A barely attended student club night to celebrate an apocalypse that never happens captures the kind of anticipation that rarely lives up to the actual event in Rory Platt’s amusing comedy.
The mismatched group of friends working behind-the-scenes on a strategy to “funnel in the straddlers” are a likeable bunch. A wannabe DJ who looks like Timmy Mallet and seems addicted to both drugs and Robinson’s Fruit Squash is a particular highlight.
There are some great, wryly observed moments that capture the culture of a place that sells “Sin and Tonics” for £2, but also some clumsy exchanges exacerbated by performances that can feel overwrought.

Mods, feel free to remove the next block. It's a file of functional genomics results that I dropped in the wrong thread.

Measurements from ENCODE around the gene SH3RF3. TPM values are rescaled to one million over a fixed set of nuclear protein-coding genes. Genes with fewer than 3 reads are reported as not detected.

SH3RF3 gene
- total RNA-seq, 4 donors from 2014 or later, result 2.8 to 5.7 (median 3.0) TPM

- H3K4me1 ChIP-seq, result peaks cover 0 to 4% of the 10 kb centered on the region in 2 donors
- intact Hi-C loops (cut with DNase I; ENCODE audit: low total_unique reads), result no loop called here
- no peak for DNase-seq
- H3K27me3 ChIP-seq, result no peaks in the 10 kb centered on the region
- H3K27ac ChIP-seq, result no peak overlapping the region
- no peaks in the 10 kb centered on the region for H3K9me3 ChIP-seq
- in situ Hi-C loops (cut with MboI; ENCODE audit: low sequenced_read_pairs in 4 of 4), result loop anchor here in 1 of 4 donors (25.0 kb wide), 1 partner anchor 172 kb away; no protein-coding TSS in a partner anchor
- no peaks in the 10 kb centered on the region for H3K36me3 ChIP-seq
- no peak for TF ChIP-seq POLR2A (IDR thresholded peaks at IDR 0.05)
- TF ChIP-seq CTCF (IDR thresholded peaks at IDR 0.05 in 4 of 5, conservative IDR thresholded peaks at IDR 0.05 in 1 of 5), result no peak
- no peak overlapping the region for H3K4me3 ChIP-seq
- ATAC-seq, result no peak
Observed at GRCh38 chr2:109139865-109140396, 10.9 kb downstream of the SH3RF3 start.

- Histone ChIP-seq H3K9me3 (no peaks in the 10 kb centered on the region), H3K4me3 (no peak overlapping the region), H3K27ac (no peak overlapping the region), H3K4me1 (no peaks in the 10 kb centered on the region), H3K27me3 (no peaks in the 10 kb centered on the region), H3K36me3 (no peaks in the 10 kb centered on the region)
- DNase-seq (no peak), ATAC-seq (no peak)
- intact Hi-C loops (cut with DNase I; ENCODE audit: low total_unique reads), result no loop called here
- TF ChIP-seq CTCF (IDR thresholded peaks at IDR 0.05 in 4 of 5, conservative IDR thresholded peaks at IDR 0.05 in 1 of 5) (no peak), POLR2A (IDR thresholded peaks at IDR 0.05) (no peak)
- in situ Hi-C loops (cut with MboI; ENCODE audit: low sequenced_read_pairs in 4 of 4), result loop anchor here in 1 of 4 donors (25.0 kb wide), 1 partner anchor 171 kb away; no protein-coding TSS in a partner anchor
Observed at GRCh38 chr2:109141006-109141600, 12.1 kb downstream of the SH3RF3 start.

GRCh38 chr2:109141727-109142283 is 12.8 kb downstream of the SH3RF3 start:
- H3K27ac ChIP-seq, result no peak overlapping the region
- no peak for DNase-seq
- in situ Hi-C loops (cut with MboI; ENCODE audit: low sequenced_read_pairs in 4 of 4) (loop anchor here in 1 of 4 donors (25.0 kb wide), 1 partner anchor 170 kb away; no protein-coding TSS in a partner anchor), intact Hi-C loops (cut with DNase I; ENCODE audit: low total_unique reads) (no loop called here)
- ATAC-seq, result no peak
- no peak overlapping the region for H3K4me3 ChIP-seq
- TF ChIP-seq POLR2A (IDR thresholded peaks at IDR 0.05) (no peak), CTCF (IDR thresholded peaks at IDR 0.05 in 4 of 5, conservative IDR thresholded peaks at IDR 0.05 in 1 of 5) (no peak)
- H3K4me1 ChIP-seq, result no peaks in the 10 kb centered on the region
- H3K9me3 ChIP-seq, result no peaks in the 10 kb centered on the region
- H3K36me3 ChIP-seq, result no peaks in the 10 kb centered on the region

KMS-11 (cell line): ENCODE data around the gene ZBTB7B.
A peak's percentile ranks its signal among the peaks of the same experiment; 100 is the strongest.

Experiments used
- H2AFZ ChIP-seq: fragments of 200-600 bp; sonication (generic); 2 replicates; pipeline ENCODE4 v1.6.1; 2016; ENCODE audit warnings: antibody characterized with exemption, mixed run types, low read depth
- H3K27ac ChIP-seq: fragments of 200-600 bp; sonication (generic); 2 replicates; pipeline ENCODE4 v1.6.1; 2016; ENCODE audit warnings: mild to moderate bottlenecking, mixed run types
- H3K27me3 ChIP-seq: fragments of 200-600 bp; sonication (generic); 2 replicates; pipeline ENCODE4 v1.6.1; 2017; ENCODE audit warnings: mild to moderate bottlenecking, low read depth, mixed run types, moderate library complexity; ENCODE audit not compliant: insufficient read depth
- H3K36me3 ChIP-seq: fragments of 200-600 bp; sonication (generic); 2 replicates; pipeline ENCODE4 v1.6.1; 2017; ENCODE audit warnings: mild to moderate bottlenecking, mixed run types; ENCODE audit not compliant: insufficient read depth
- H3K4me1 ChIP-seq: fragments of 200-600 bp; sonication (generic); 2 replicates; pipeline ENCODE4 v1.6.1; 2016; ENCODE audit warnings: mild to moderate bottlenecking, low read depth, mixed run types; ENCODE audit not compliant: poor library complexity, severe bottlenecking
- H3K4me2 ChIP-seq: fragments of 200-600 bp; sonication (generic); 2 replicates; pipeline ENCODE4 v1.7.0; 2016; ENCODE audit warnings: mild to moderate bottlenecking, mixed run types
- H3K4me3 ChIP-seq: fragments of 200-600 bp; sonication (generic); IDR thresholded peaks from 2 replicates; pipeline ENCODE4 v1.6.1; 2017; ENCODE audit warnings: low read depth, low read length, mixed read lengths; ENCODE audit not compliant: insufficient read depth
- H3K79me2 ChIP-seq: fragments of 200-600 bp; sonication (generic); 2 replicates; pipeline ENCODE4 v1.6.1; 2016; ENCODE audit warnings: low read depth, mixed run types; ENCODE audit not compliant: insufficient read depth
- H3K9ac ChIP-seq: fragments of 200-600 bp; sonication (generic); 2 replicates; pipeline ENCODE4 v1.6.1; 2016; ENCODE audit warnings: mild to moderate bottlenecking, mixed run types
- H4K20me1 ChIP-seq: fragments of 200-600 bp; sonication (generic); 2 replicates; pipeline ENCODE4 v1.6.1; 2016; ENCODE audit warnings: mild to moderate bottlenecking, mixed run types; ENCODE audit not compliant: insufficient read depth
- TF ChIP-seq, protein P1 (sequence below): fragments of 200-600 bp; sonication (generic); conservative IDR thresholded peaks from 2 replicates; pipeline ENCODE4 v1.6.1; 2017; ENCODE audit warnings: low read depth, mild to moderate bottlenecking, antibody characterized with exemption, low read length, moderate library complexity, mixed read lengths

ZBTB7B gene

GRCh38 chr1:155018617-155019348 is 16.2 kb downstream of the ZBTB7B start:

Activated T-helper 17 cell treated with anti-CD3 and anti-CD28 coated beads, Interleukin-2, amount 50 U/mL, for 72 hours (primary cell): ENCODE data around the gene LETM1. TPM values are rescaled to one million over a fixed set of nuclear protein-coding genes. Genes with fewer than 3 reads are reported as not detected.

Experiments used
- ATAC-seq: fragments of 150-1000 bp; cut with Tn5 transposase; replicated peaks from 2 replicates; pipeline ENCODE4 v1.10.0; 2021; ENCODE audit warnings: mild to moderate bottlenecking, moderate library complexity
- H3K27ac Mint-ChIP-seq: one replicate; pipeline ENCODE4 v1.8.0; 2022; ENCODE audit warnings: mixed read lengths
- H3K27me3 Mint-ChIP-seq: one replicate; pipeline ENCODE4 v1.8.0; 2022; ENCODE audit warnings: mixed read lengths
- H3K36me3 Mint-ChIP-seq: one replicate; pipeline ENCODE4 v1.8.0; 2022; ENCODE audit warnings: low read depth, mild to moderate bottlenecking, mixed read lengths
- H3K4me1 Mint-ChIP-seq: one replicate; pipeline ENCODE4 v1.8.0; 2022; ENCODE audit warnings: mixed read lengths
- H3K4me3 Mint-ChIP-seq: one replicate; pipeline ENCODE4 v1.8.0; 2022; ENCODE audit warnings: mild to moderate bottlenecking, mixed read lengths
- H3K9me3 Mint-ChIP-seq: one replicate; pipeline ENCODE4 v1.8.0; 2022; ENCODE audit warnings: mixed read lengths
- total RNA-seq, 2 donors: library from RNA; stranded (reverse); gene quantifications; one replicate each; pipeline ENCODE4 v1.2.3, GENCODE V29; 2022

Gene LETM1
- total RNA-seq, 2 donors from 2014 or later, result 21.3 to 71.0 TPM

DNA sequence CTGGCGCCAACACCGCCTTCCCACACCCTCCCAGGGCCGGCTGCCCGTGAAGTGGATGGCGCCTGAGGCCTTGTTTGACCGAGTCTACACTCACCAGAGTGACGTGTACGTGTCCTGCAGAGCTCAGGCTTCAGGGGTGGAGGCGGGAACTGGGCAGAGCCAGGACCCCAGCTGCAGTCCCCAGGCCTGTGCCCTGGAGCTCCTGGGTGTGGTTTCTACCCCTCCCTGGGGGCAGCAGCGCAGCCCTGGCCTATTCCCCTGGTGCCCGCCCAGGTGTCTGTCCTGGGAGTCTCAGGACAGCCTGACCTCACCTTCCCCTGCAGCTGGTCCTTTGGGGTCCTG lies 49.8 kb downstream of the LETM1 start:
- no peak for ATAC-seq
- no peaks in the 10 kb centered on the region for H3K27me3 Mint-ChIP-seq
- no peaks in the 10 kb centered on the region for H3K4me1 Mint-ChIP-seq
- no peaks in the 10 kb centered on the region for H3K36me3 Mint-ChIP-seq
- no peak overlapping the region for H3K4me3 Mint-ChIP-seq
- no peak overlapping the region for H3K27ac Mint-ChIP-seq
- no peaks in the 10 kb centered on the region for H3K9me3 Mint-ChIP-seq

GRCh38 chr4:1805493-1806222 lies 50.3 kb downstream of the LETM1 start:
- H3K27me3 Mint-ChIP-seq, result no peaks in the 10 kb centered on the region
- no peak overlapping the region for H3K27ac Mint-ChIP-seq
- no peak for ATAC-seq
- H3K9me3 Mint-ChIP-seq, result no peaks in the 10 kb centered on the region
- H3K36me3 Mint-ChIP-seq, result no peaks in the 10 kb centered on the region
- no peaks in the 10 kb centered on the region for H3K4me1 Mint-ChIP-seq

The club’s owner, a modern-day Basil Fawlty, gets increasingly stressed, but this can feel at odds with the more understated and truthful writing. Characters mooch in and out like they’re in a TV sitcom and their funny but ultimately small-scale escapades wouldn’t feel out of place in one.
There’s a great monologue likening clubbing culture to battery chicken farming with people so “packed in they can’t fail to cop off with one another”, but for the piece to work as social commentary it feels like a bigger story is needed.
Written for The Scotsman